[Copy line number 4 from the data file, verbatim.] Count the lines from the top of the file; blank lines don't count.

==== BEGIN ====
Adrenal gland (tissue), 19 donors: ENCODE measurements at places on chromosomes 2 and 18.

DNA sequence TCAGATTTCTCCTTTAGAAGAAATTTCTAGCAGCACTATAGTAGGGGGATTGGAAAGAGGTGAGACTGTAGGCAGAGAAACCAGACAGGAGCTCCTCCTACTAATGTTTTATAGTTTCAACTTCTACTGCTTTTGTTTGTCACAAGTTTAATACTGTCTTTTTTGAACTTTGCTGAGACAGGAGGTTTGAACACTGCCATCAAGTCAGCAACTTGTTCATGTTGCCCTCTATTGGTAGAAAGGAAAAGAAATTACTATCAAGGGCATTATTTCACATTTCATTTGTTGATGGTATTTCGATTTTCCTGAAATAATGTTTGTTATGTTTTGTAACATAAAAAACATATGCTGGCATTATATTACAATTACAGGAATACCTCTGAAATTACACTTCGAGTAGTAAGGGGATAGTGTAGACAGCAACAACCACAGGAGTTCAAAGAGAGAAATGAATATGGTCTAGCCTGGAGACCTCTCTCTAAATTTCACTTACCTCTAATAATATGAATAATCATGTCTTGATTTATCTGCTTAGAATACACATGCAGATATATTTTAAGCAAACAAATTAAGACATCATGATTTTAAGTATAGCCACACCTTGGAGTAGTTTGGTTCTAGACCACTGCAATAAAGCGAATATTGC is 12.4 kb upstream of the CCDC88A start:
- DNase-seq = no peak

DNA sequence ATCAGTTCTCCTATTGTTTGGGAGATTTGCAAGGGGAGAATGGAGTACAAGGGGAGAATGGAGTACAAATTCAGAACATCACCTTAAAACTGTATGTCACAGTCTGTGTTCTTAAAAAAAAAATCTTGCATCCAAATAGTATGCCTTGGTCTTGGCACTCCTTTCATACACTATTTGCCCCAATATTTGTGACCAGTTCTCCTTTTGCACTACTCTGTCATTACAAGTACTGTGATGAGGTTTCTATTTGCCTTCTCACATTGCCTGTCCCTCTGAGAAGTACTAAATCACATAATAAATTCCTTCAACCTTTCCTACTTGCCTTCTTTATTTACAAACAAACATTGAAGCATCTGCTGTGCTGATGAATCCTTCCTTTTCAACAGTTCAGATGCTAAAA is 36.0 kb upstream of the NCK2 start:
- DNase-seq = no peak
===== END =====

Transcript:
DNA sequence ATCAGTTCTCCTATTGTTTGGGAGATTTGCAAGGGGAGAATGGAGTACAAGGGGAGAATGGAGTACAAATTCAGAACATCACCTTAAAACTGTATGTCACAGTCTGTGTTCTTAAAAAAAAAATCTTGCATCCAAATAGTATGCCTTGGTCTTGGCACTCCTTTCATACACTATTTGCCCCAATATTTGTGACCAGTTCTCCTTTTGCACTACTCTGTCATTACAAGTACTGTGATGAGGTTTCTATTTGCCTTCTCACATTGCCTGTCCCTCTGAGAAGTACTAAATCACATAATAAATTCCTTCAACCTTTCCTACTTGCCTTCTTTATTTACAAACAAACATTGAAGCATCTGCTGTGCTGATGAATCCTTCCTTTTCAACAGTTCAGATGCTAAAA is 36.0 kb upstream of the NCK2 start: